Hi. My name is Treasa.
I currently work as an IT service manager. I am not currently looking for other opportunities
- I write R, Java, SQL, assembler and Python. I can probably learn any language I choose to. I have a shopping list.
- I run several personal websites covering photography, data, languages and code, bobbin lace making and urban sketching.
- I’m interested in crowd sourced information and machine learning.
- Software stuff: Adobe Photoshop, SPSS, Minitab
Other skill stuff
- Je parle francais.
- Ich spreche deutsch.
- Hablo poco espanol.
- Minä puhun vahan suomea.
- I have very strong communication skills, both written and oral.
- I have strong visual skills where cameras are concerned.
- I have expert level Photoshop
- 2014 – MSc in Computer Science from University College Dublin. I focused on data analytics and machine learning.
- 2005 – Graduate Diploma in Information Technology from Dublin City University
- 1998 – Recipient of summer scholarship to study Finnish in Finland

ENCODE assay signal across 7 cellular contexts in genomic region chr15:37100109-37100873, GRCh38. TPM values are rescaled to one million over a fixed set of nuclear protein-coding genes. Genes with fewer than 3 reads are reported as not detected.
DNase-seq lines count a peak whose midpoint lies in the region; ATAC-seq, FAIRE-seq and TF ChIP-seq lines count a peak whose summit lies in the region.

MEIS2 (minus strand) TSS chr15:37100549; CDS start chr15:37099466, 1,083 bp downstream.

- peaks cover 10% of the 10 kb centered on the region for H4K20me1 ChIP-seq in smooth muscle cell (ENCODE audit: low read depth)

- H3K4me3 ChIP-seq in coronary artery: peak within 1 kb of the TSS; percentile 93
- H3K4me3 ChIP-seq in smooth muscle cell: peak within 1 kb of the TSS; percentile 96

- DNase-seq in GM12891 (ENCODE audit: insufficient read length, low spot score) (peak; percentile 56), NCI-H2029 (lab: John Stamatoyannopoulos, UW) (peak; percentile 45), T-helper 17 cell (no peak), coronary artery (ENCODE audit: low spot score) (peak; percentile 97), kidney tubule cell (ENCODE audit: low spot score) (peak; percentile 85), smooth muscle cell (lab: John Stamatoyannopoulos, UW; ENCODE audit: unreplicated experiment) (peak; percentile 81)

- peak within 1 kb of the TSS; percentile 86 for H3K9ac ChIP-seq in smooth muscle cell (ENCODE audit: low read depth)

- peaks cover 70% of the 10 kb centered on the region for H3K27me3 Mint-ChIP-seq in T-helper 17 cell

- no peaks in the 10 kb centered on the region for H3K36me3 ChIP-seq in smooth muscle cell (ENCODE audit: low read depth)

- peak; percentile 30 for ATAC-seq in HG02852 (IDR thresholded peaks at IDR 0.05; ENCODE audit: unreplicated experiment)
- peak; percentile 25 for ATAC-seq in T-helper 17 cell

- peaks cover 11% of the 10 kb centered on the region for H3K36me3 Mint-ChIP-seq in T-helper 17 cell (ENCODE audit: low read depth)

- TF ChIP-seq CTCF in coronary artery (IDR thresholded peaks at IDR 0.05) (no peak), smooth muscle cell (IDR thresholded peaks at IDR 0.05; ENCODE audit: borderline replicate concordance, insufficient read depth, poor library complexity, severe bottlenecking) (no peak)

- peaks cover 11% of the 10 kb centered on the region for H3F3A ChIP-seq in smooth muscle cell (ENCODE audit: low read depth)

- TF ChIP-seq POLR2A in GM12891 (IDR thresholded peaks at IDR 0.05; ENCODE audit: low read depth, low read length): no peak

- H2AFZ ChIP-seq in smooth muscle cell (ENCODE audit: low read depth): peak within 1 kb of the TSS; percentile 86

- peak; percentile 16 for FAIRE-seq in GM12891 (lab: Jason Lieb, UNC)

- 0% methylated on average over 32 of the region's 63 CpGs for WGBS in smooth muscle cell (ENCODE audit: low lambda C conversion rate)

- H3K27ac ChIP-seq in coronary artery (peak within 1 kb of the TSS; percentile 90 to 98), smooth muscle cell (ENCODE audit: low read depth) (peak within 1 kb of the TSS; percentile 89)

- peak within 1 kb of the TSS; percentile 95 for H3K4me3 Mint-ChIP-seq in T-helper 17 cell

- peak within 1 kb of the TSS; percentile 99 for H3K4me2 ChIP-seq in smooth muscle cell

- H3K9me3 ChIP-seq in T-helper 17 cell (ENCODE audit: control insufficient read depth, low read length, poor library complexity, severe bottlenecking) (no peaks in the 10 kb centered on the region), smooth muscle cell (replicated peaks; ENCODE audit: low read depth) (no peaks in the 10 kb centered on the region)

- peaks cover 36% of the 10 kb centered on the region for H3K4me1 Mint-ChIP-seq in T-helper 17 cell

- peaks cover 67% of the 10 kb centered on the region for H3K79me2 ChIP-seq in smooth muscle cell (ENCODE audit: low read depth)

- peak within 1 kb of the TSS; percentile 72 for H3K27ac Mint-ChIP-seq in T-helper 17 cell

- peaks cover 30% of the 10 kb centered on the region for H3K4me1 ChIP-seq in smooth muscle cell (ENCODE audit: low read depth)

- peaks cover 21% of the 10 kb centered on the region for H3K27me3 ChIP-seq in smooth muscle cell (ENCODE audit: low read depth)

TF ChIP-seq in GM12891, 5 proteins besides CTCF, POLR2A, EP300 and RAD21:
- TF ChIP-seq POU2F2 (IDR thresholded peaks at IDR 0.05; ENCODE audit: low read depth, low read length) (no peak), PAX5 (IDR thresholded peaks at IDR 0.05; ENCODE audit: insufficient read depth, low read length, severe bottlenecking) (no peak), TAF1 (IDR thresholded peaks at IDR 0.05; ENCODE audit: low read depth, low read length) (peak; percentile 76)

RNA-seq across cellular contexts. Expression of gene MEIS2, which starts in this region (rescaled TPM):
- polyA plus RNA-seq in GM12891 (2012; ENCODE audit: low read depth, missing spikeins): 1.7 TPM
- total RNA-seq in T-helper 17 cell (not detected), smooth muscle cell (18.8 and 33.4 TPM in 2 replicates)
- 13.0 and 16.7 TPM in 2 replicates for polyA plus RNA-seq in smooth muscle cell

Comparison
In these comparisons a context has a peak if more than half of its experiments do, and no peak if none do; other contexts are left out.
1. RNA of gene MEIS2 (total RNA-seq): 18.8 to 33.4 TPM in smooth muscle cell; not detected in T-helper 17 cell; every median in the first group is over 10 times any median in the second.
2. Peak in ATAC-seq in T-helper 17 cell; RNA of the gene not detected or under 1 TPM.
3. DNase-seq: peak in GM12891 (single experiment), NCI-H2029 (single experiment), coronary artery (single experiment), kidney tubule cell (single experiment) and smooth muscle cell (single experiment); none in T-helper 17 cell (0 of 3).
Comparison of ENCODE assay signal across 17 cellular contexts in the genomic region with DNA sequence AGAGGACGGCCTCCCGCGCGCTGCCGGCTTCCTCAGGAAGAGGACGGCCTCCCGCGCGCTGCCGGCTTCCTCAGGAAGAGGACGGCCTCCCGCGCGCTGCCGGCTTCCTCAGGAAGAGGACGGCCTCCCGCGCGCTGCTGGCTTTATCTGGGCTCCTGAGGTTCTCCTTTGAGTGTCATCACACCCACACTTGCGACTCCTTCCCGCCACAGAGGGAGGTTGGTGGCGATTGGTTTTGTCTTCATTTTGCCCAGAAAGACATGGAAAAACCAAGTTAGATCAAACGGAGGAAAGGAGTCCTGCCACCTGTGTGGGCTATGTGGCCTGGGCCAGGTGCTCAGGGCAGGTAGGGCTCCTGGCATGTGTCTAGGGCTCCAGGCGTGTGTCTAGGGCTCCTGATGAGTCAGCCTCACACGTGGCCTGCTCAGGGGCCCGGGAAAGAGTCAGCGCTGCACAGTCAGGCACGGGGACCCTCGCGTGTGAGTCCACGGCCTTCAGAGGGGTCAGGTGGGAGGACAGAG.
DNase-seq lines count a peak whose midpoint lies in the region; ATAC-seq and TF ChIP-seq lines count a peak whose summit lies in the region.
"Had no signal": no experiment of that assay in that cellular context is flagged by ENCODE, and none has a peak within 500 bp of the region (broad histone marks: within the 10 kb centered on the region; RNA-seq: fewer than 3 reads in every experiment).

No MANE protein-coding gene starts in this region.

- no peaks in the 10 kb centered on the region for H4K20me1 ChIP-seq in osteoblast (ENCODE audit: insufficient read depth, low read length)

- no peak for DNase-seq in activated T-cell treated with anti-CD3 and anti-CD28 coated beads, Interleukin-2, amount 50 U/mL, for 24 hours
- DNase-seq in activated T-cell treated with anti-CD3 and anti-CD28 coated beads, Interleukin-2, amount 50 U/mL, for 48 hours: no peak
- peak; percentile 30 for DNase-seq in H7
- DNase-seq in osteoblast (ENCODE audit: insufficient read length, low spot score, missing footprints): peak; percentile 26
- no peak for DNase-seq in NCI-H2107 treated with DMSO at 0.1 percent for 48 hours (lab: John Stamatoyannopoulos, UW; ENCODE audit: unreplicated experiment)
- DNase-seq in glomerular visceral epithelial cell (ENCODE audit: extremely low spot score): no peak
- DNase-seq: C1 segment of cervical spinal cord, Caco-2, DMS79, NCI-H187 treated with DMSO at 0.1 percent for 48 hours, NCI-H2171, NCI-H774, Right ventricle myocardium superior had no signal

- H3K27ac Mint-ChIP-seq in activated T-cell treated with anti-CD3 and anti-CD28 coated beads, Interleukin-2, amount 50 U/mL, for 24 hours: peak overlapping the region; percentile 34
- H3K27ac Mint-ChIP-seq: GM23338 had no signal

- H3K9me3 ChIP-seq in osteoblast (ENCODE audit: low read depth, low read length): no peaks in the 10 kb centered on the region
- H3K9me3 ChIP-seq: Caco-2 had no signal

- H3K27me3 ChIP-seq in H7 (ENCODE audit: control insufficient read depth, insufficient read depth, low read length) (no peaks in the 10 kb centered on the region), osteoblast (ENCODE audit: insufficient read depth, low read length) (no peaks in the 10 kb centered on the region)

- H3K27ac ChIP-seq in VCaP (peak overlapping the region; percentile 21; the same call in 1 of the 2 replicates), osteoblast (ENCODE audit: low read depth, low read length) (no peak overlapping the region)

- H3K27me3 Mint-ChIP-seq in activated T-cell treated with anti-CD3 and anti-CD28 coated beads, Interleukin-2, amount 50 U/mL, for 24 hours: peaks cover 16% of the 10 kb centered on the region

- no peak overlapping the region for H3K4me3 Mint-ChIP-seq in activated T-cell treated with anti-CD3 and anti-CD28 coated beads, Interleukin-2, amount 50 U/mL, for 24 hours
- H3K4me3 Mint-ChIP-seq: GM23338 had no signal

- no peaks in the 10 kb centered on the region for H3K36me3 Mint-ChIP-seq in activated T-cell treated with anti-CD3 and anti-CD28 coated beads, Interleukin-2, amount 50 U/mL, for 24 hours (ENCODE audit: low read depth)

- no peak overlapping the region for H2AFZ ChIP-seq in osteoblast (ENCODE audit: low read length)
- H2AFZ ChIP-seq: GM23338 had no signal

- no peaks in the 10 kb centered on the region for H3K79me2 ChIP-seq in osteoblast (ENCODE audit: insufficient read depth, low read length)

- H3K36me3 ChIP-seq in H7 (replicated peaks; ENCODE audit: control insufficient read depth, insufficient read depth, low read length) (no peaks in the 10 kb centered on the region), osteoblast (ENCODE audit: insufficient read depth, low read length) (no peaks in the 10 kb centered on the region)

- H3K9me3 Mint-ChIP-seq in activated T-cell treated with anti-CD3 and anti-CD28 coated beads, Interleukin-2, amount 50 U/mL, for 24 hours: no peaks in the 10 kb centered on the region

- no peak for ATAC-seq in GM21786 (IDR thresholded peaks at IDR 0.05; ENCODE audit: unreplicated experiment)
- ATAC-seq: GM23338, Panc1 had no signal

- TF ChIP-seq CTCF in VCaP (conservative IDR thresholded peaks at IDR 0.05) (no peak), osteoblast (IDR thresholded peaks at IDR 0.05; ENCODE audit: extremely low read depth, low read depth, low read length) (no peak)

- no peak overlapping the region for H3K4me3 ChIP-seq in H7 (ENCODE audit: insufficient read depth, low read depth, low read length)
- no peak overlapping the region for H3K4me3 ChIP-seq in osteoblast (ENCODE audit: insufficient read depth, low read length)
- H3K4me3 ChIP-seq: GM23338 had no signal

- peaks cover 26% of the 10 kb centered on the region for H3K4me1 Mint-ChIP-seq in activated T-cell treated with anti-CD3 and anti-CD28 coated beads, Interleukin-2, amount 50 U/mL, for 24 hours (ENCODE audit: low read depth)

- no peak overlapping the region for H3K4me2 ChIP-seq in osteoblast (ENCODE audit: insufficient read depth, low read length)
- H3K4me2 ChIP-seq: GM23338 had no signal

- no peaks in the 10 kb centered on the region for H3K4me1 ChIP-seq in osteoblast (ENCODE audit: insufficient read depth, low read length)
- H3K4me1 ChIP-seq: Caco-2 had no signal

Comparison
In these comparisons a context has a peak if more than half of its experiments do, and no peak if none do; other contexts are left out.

- 1997 – Postgraduate Diploma in Conference Interpreting Techniques from University of Westminster
- 1994 – B.A. Honours in Applied Languages from Dublin City University. This also included study at the University of Hildesheim in Germany
- 1990 – Leaving Certificate.
- I’ve also done a few Open University mathematics/statistics modules with a view to a degree in that area. Those plans were suspended while I completed my Masters in computer science and may get scotched for a good period if I go and research for a PhD as well. I’m considering PhD studies in the areas of machine learning and interpreting. I have not finally decided yet.
- I’ve run a website in one shape or form since 2000, even as far back as Geocities, It was terrible.
- I have crowdsourced information for a personal history program which you can see here: www.eiremarkings.org
- I have been mod on two major message boards in Ireland.
One thought on “About Treasa”
Just want to say that I thoroughly endorse the comments you made three years ago about language learning in Ireland and the relative lack of value that employers place on languages. The attitude seems to be that while employers seem to think that they are useful, they don’t see them as essential or pay linguists for their skill. I suspect that this may be down to the fact that many people in Anglophone countries do not really appreciate the intellectual difficulty of learning languages and learning them well- especially when the attitude is the whole world will speak English.